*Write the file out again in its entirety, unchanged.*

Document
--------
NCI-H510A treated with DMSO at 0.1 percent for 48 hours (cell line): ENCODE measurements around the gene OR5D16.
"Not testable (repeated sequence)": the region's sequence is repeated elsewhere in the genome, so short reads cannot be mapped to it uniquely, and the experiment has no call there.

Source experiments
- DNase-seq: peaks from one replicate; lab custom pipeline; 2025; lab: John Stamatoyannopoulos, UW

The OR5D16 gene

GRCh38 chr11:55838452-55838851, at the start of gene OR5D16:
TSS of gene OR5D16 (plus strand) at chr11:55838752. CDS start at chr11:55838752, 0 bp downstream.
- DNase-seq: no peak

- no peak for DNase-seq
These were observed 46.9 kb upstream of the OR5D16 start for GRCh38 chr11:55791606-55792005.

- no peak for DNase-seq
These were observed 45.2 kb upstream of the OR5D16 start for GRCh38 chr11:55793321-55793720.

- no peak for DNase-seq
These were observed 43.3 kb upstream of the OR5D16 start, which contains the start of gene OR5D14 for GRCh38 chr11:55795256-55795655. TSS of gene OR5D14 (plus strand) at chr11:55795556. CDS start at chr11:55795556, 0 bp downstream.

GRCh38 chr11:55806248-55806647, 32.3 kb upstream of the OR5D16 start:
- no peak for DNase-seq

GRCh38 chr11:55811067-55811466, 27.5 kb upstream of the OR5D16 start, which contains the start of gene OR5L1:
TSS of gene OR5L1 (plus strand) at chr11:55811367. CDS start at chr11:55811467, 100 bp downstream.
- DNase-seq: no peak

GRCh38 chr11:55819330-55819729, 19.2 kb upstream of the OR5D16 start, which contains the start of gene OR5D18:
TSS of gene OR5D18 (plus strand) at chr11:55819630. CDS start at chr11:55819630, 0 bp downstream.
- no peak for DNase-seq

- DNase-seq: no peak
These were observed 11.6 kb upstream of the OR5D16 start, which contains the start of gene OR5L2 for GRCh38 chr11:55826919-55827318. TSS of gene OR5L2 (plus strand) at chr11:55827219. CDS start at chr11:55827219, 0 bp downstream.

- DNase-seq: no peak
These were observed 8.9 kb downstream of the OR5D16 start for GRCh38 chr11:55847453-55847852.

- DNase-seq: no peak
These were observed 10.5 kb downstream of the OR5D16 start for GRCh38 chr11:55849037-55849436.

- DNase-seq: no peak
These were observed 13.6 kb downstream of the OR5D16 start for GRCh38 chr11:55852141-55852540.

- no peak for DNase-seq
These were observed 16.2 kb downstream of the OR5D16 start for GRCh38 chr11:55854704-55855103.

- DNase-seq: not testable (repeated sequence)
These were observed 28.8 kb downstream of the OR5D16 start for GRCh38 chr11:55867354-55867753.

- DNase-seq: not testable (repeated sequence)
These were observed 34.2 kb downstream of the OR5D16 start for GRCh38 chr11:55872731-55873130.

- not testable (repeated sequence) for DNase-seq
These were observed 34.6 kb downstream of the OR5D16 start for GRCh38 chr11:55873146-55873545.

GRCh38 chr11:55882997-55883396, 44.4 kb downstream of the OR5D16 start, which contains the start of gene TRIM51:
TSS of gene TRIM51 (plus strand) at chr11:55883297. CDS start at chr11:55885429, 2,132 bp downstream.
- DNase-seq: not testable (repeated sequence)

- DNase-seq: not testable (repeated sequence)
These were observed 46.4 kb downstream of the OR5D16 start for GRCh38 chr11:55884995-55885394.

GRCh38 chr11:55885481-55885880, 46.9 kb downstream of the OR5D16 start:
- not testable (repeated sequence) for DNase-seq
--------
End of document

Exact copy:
NCI-H510A treated with DMSO at 0.1 percent for 48 hours (cell line): ENCODE measurements around the gene OR5D16.
"Not testable (repeated sequence)": the region's sequence is repeated elsewhere in the genome, so short reads cannot be mapped to it uniquely, and the experiment has no call there.

Source experiments
- DNase-seq: peaks from one replicate; lab custom pipeline; 2025; lab: John Stamatoyannopoulos, UW

The OR5D16 gene

GRCh38 chr11:55838452-55838851, at the start of gene OR5D16:
TSS of gene OR5D16 (plus strand) at chr11:55838752. CDS start at chr11:55838752, 0 bp downstream.
- DNase-seq: no peak

- no peak for DNase-seq
These were observed 46.9 kb upstream of the OR5D16 start for GRCh38 chr11:55791606-55792005.

- no peak for DNase-seq
These were observed 45.2 kb upstream of the OR5D16 start for GRCh38 chr11:55793321-55793720.

- no peak for DNase-seq
These were observed 43.3 kb upstream of the OR5D16 start, which contains the start of gene OR5D14 for GRCh38 chr11:55795256-55795655. TSS of gene OR5D14 (plus strand) at chr11:55795556. CDS start at chr11:55795556, 0 bp downstream.

GRCh38 chr11:55806248-55806647, 32.3 kb upstream of the OR5D16 start:
- no peak for DNase-seq

GRCh38 chr11:55811067-55811466, 27.5 kb upstream of the OR5D16 start, which contains the start of gene OR5L1:
TSS of gene OR5L1 (plus strand) at chr11:55811367. CDS start at chr11:55811467, 100 bp downstream.
- DNase-seq: no peak

GRCh38 chr11:55819330-55819729, 19.2 kb upstream of the OR5D16 start, which contains the start of gene OR5D18:
TSS of gene OR5D18 (plus strand) at chr11:55819630. CDS start at chr11:55819630, 0 bp downstream.
- no peak for DNase-seq

- DNase-seq: no peak
These were observed 11.6 kb upstream of the OR5D16 start, which contains the start of gene OR5L2 for GRCh38 chr11:55826919-55827318. TSS of gene OR5L2 (plus strand) at chr11:55827219. CDS start at chr11:55827219, 0 bp downstream.

- DNase-seq: no peak
These were observed 8.9 kb downstream of the OR5D16 start for GRCh38 chr11:55847453-55847852.

- DNase-seq: no peak
These were observed 10.5 kb downstream of the OR5D16 start for GRCh38 chr11:55849037-55849436.

- DNase-seq: no peak
These were observed 13.6 kb downstream of the OR5D16 start for GRCh38 chr11:55852141-55852540.

- no peak for DNase-seq
These were observed 16.2 kb downstream of the OR5D16 start for GRCh38 chr11:55854704-55855103.

- DNase-seq: not testable (repeated sequence)
These were observed 28.8 kb downstream of the OR5D16 start for GRCh38 chr11:55867354-55867753.

- DNase-seq: not testable (repeated sequence)
These were observed 34.2 kb downstream of the OR5D16 start for GRCh38 chr11:55872731-55873130.

- not testable (repeated sequence) for DNase-seq
These were observed 34.6 kb downstream of the OR5D16 start for GRCh38 chr11:55873146-55873545.

GRCh38 chr11:55882997-55883396, 44.4 kb downstream of the OR5D16 start, which contains the start of gene TRIM51:
TSS of gene TRIM51 (plus strand) at chr11:55883297. CDS start at chr11:55885429, 2,132 bp downstream.
- DNase-seq: not testable (repeated sequence)

- DNase-seq: not testable (repeated sequence)
These were observed 46.4 kb downstream of the OR5D16 start for GRCh38 chr11:55884995-55885394.

GRCh38 chr11:55885481-55885880, 46.9 kb downstream of the OR5D16 start:
- not testable (repeated sequence) for DNase-seq